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Braking / gear shifting / releasing brake / timing throttle

Discussion in 'rFactor 2' started by racingenthusiast, Sep 6, 2017.

  1. racingenthusiast

    racingenthusiast

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    Need some help with these things that I mentioned on the tittle. I race GT3 cars.

    Braking: Is it better to brake in a straight line / or should I be braking into the corner ie trail braking?

    Gear shifting: Should I shift down the gears in the straight line before I enter the corner or is it ok to shift down whilst turning?

    Releasing the brake: I have problems with this because I have cheap pedals, usually I just let go of the brake completely when my cars slowed down enough, should I be easing off the brake?

    Throttle: When exiting corners I find it hard to time the throttle any tips?

    Thanks guys any help, tips or inputs is much appreciated !
     
  2. greggail

    greggail

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    In my experience -
    Brake first - don't brake and downshift together right away. Brake to let the car set, then downshift (if that makes sense).
    Leave final downshift until close to corner entry, don't get it all done too fast.
    Mario Andretti said one of the last things he learned was how to let OFF the brake. Ease off, if possible, to keep the car from unsettling.
    If you get a rhythm built up you should be back on the throttle (not necessarily full throttle) almost instantly after letting off the brake. NOT - brake, let off brake, pause, throttle. If that's too soon for the throttle, then you're getting your braking finished too soon.

    The steps should be (according to me), assuming 2 downshifts - Brake (continue braking throughout), continue braking and downshift, about halfway between first downshift and corner continue braking and downshift, just before corner entry continue braking and downshift, ease off brake and start applying throttle, throttle up. It should provide a nice smooth balance, except for the initial brake application. If you have time to watch your tach, make your downshifts when the revs hit your peak torque rpm instead, otherwise use the preceding distance estimate.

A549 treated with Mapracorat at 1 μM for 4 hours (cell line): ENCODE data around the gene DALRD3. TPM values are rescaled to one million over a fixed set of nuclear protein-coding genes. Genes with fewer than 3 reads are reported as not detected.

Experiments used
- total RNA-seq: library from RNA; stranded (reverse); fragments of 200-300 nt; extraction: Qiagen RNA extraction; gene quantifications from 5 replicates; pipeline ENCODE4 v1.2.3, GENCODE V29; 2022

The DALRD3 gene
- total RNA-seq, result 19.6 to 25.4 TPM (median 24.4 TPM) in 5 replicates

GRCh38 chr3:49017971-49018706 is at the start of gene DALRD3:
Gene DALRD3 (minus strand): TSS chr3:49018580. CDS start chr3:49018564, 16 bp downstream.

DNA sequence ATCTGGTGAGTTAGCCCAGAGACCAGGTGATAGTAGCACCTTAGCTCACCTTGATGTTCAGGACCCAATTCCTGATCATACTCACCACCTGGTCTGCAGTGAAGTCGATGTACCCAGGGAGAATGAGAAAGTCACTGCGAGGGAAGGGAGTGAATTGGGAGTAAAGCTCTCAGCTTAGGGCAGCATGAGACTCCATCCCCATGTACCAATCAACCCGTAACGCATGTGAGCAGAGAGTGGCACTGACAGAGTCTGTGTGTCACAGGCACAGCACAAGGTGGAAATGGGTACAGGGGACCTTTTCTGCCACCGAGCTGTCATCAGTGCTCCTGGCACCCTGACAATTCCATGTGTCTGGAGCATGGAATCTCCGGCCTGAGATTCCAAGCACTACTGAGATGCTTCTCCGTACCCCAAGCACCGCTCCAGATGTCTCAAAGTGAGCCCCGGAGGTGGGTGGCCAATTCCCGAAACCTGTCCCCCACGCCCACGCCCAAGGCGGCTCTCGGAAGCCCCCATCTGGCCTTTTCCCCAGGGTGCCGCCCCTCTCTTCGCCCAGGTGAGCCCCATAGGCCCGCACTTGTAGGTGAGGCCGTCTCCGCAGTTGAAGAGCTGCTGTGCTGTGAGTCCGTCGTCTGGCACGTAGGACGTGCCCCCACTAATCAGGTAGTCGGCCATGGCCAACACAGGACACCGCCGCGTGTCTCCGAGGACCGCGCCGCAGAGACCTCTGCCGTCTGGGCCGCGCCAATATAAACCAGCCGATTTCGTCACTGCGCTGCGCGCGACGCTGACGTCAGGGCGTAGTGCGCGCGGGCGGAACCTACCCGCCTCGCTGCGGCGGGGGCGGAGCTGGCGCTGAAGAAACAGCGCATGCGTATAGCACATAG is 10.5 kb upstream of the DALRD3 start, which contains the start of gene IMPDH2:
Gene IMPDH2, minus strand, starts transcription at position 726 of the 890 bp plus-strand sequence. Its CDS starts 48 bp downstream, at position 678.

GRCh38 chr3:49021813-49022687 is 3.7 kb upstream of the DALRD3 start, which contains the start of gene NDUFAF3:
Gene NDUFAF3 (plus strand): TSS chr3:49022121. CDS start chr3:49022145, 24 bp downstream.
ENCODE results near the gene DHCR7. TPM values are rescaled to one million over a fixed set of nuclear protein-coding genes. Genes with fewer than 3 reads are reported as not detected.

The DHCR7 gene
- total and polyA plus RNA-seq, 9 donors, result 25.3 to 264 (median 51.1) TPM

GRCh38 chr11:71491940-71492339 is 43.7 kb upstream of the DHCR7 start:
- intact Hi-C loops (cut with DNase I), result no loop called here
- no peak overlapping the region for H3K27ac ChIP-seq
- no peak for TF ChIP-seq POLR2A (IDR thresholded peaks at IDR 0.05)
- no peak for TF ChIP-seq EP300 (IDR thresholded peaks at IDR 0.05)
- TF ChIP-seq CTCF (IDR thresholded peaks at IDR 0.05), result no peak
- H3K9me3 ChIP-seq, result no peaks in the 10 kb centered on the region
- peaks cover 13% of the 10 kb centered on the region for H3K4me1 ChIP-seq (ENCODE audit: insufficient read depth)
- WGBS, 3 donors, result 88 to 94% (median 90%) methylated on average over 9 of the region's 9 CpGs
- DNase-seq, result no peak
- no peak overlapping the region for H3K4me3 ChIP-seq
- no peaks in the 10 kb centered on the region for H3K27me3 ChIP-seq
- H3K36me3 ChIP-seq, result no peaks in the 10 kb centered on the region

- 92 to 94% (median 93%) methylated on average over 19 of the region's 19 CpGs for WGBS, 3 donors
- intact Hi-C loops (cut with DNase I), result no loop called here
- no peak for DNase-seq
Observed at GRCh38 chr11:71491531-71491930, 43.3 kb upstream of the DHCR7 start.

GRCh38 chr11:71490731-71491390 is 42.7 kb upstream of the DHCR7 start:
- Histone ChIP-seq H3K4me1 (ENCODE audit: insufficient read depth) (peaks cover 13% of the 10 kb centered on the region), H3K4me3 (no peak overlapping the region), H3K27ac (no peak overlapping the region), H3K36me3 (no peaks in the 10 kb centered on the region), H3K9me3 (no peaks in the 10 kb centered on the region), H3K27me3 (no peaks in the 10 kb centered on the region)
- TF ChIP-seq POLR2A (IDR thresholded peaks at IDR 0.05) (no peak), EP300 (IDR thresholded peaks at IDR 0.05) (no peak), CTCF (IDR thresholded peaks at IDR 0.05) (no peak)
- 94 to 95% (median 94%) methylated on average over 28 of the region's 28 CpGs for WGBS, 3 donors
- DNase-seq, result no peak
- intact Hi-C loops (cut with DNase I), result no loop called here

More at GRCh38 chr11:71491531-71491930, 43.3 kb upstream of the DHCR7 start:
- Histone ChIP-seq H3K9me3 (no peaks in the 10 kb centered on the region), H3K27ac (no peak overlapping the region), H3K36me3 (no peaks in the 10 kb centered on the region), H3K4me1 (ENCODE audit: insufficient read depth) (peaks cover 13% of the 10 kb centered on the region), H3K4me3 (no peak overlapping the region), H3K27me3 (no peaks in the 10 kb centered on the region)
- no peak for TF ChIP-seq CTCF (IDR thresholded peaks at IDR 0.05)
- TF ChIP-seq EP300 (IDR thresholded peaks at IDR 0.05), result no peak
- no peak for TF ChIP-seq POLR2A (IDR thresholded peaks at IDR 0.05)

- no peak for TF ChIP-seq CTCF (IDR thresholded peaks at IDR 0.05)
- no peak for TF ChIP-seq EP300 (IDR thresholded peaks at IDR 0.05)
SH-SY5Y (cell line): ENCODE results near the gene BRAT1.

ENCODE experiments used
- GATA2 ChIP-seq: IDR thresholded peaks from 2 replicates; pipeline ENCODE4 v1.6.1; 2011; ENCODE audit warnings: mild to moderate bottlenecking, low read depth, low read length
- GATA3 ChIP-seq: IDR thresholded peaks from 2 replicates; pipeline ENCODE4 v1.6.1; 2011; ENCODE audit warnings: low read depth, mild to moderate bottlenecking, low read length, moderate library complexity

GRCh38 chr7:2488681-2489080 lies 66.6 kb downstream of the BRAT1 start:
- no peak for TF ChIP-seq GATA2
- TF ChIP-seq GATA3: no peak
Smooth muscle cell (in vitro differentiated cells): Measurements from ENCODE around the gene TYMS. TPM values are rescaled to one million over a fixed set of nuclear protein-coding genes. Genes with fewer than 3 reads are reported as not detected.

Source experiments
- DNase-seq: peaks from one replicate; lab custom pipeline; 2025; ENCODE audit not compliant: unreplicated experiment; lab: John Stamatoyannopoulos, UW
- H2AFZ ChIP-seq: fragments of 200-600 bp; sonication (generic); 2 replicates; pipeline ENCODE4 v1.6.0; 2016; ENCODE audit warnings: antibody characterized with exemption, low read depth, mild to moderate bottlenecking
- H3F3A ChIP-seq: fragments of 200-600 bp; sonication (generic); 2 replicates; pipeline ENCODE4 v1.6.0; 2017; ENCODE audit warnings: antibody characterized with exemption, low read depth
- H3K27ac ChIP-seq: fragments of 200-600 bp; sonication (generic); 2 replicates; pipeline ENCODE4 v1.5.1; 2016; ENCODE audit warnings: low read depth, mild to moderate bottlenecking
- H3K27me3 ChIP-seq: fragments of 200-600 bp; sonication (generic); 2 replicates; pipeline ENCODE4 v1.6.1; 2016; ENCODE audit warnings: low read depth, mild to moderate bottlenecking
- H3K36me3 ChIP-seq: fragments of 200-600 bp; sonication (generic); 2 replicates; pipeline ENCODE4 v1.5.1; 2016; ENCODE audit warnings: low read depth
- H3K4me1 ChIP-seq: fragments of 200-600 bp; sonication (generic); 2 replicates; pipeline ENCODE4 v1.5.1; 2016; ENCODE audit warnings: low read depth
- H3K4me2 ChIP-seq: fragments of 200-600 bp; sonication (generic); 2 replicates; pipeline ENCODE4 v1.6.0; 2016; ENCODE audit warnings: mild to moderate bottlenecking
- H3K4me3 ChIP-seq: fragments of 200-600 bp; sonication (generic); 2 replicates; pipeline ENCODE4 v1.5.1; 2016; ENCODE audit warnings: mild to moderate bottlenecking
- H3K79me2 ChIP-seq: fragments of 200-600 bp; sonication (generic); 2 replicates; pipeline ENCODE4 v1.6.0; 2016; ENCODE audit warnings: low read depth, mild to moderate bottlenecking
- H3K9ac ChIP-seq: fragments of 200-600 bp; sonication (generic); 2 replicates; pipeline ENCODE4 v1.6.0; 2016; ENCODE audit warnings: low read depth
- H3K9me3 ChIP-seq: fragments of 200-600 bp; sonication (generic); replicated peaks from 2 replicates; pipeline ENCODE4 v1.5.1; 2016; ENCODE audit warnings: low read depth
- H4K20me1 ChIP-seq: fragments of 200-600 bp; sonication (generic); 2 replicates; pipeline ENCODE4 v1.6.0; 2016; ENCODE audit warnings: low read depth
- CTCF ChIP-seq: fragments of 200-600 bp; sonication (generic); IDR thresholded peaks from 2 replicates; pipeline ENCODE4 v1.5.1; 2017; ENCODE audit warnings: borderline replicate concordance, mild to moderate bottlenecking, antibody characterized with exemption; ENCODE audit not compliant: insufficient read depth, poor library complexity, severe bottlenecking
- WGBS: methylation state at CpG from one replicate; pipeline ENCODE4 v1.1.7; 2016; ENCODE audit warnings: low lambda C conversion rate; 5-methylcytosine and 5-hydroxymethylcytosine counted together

If driving a rear engine Porsche you really need to remember 'slow in, fast out'. Get your braking done a little earlier and start accelerating a little sooner. Tail happy can drive you crazy.

    Disclaimers - Your mileage may vary and everyone has an opinion so there may not be a consensus on this.

    If you can get the 'off brake and back onto throttle' transition down you will dramatically drop your corner times. Once you do it right and feel it, you'll know what you're looking for. It's like a revelation (unless you're already doing it).
     
  3. racingenthusiast

    racingenthusiast

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    Thanks mate it is very hard for me to get it right because I have cheap pedals but I will be purchasing fanatec v3 pedals soon.

    Another question I have is when I am approaching a corner at max speed and I need to brake should I be doing this:

    Easing onto it // then FULL FORCE // then when slowed enough release full force but still stay on peddle until near apex, then off and onto gas? - Does that sound right? :)
     
  4. greggail

    greggail

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    Fanatec pedals will give a much better feel.

    IMO

    Think about what the car is doing. You don't want it bouncing up or down or side to side. If you cram on the brakes FULL FORCE the front end compresses BUT it stays compressed so you're o.k. If you let off the brakes all at once the front end rebounds and then has to settle - not good. That's why you want a measured release. IF you have your brake balance and brake pressure set so that the car is stable and not locking a wheel under hard braking, go for it. Remember, the front is compressing but the rear is getting light and may get squirrely. I'm not good enough to modulate my braking consistently so I get my brake balance set then back off on the brake pressure so that I can just barely lock a front wheel (the MOTEC analyzer add-on is really good for working this out), then I can brake full force.

    IRL there are reasons for easing into braking, then full force, due to needing to get some temperature in the brakes to keep them from grabbing or to make the full force braking effects consistent. Also in the older days it was advisable to put a little heat in the discs to keep them from developing cracks due to rapid heating if they had cooled down at the end of a long straight. AFAIK there aren't any sims that model either of these issues yet, so you can cheat there.

    >>then when slowed enough release full force but still stay on peddle until near apex, then off and onto gas? - Does that sound right?<<

    Yep. You just don't want the car to have to deal with any sudden movement during that time. If you haven't been able to do it before, when you get it right you'll go 'Oh my gosh, THAT'S how I'm suppose to do it!' ...and then you have to try and do it every time.
     
  5. racingenthusiast

    racingenthusiast

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    Thanks man been practicing for hours now still can not nail the braking, atm I am :/ lapping spa at 2:23's when I should be doing 2:17 lol :(
     
  6. thepharcyde

    thepharcyde

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    Depends car and spa version?